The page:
AM: I loved reading about Pat Head Summitt as I was working on this book. As a Vanderbilt alum and fan, I had always admired her legendary coaching record, but I always thought of her as belonging to someone else’s team. But in learning more about her life story and how she battled back from a serious knee injury to play on the Olympic team, I gained even more respect for her. I was surprised to learn some stories that humanized her – how she felt “too country” as a college student at UT-Martin, how she liked to drive fast cars and play cards, how she drank a little too much beer during a tournament in Mexico – and also stories that foreshadowed her coaching career. She was a co-captain of the ’76 Olympic team and was one of those classic “coach on the floor” types. Everyone on the team respected her and considered her as much of a coach as a player. She mentored the younger players and kept everyone in line. There are several other Tennessee connections in the book, too. Sue Gunter, the assistant coach, had studied at Peabody College in Nashville and coached at MTSU. I also write about the history of women’s basketball, including the team from Nashville Business College, which was considered one of the best teams in the country before the days of NCAA women’s basketball.
TTD: You’ve written 5 books. What overarching themes do they share in common (if any)?
AM: My first book, Strong Inside, is about basketball and racism. My second book, Games of Deception, is about basketball, antisemitism, and fascism. My third book, Singled Out, is about baseball and homophobia. Inaugural Ballers is about basketball and sexism. So the common thread is using sports as a vehicle to talk about important social issues and to use history as a gateway to discussions of issues that are still so important today. At its best, sports are supposed to provide a level playing field, where people can succeed purely based on their own merits and skills without things like income, race, religion, gender, or sexuality making a difference. But as we see throughout history, that’s often not the case. My books expose some of that hypocrisy and lift up characters that haven’t received their due.
TTD: Who inspires you to keep doing what you’re doing?
AM: Young people. I’m inspired by own kids, who are 11 and 9, because I want them to grow up in a country that is far more empathetic and far less hateful than the one we live in today. I’m also inspired by the kids I see when I visit schools around the country. Especially the ones who love playing or watching sports but don’t typically read a lot of books. And then I’m inspired by the characters I write about, too. Perry Wallace in particular had a greater influence on me than anyone outside of my own family. With so many threats to truth, democracy and the planet, everyone has a responsibility to do their part. Some people run for office, some get involved with a nonprofit, some speak up to family, friends and neighbors when they never would have done that before. My way of trying to do good is by writing books that cause people to think about injustice and become inspired to act.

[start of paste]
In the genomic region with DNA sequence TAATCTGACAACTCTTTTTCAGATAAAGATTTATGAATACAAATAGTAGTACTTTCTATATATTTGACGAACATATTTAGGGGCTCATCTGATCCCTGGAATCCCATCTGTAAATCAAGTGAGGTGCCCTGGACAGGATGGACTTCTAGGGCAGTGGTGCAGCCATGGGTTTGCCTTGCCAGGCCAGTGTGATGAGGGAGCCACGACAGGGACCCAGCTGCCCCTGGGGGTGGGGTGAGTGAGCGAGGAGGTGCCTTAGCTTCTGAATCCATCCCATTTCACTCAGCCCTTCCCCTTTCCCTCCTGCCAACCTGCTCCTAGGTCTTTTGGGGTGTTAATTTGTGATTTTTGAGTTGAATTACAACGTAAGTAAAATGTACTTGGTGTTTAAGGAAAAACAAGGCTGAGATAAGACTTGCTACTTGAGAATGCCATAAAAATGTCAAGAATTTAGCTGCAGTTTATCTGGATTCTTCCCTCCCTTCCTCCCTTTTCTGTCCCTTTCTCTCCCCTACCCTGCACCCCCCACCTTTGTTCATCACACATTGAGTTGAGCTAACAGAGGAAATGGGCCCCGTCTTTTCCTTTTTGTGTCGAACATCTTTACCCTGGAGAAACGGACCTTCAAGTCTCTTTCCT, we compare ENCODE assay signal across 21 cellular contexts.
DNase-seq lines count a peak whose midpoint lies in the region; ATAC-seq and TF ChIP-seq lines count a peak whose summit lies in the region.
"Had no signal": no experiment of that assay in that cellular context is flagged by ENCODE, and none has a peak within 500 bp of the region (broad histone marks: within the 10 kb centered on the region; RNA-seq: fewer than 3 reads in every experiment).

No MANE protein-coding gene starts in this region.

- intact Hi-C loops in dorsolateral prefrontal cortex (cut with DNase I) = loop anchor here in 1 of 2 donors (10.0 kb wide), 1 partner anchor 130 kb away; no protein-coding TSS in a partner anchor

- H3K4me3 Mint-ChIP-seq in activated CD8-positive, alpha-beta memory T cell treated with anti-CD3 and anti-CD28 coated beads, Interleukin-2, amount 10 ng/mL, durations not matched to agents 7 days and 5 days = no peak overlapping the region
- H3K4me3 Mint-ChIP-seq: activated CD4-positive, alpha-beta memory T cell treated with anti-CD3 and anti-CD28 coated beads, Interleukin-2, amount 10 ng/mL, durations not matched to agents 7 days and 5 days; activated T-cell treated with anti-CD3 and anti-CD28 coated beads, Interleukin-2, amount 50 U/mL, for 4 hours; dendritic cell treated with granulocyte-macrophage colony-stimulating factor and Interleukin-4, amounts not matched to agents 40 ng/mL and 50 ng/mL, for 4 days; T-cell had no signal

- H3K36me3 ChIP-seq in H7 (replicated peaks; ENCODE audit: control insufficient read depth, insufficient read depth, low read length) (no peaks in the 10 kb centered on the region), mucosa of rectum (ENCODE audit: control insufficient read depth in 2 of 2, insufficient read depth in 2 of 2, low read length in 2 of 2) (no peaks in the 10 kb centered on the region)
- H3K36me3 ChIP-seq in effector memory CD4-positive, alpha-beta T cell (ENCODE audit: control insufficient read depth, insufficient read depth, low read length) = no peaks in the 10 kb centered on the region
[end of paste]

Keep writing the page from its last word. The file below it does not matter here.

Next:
TTD: From your vantage point, how can readers advocate for change
AM: That’s a really interesting question. Your readers can advocate in so many ways outside of sports, especially through voting and being involved in their communities. In terms of advocating for change through sports, I think some of the ways the average person can do that are:
- Support athletes who use their platforms to advocate for social change.
- Support women’s athletics, especially by attending games.
- Let teams know when they’re failing on issues – still using Native American mascots, firing LGBTQ coaches, paying women less than men, tolerating hostile workplaces, exploiting Black college athletes while not providing a real education and with low graduation rates, supporting hateful political candidates, extorting city governments. In all these ways, sports are political. So use your voice to influence the politics.
- Finally, I think we’re going to start seeing a lot more coverage of the impact of climate change on sports and the impact that the world of sports has on climate. This is an area where we need to demand more of the powerful actors in our society. I think the sports world will be a place where a lot of important advocacy increasingly takes place.